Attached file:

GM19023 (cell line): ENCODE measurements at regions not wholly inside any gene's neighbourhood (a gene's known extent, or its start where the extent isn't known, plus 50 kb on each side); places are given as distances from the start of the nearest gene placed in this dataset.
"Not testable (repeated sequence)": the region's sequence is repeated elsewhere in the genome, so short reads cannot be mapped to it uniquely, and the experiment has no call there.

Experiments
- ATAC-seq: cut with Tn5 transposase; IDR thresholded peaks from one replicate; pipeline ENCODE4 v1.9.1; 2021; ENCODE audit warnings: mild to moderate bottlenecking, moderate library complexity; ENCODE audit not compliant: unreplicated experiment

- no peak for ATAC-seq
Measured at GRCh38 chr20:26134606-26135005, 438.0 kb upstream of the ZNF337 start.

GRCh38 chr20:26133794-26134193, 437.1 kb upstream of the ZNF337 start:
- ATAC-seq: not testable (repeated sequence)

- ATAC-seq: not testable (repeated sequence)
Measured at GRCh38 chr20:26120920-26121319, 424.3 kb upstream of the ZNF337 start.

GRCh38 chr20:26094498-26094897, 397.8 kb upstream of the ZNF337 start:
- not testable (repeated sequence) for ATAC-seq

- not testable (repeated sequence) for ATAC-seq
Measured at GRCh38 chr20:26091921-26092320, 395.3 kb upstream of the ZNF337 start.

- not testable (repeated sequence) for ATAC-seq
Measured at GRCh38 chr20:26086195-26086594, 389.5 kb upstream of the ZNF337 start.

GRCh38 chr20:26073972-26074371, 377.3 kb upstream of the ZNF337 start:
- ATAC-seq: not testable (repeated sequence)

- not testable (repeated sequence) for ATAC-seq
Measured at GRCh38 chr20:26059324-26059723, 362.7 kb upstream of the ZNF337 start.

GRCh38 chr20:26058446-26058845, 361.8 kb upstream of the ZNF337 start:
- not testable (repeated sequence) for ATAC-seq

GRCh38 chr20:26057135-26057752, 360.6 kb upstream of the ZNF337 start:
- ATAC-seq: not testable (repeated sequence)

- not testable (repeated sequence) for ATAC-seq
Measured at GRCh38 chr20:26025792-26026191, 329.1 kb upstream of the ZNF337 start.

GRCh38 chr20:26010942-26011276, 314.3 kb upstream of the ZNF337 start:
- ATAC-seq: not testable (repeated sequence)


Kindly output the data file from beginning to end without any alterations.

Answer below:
GM19023 (cell line): ENCODE measurements at regions not wholly inside any gene's neighbourhood (a gene's known extent, or its start where the extent isn't known, plus 50 kb on each side); places are given as distances from the start of the nearest gene placed in this dataset.
"Not testable (repeated sequence)": the region's sequence is repeated elsewhere in the genome, so short reads cannot be mapped to it uniquely, and the experiment has no call there.

Experiments
- ATAC-seq: cut with Tn5 transposase; IDR thresholded peaks from one replicate; pipeline ENCODE4 v1.9.1; 2021; ENCODE audit warnings: mild to moderate bottlenecking, moderate library complexity; ENCODE audit not compliant: unreplicated experiment

- no peak for ATAC-seq
Measured at GRCh38 chr20:26134606-26135005, 438.0 kb upstream of the ZNF337 start.

GRCh38 chr20:26133794-26134193, 437.1 kb upstream of the ZNF337 start:
- ATAC-seq: not testable (repeated sequence)

- ATAC-seq: not testable (repeated sequence)
Measured at GRCh38 chr20:26120920-26121319, 424.3 kb upstream of the ZNF337 start.

GRCh38 chr20:26094498-26094897, 397.8 kb upstream of the ZNF337 start:
- not testable (repeated sequence) for ATAC-seq

- not testable (repeated sequence) for ATAC-seq
Measured at GRCh38 chr20:26091921-26092320, 395.3 kb upstream of the ZNF337 start.

- not testable (repeated sequence) for ATAC-seq
Measured at GRCh38 chr20:26086195-26086594, 389.5 kb upstream of the ZNF337 start.

GRCh38 chr20:26073972-26074371, 377.3 kb upstream of the ZNF337 start:
- ATAC-seq: not testable (repeated sequence)

- not testable (repeated sequence) for ATAC-seq
Measured at GRCh38 chr20:26059324-26059723, 362.7 kb upstream of the ZNF337 start.

GRCh38 chr20:26058446-26058845, 361.8 kb upstream of the ZNF337 start:
- not testable (repeated sequence) for ATAC-seq

GRCh38 chr20:26057135-26057752, 360.6 kb upstream of the ZNF337 start:
- ATAC-seq: not testable (repeated sequence)

- not testable (repeated sequence) for ATAC-seq
Measured at GRCh38 chr20:26025792-26026191, 329.1 kb upstream of the ZNF337 start.

GRCh38 chr20:26010942-26011276, 314.3 kb upstream of the ZNF337 start:
- ATAC-seq: not testable (repeated sequence)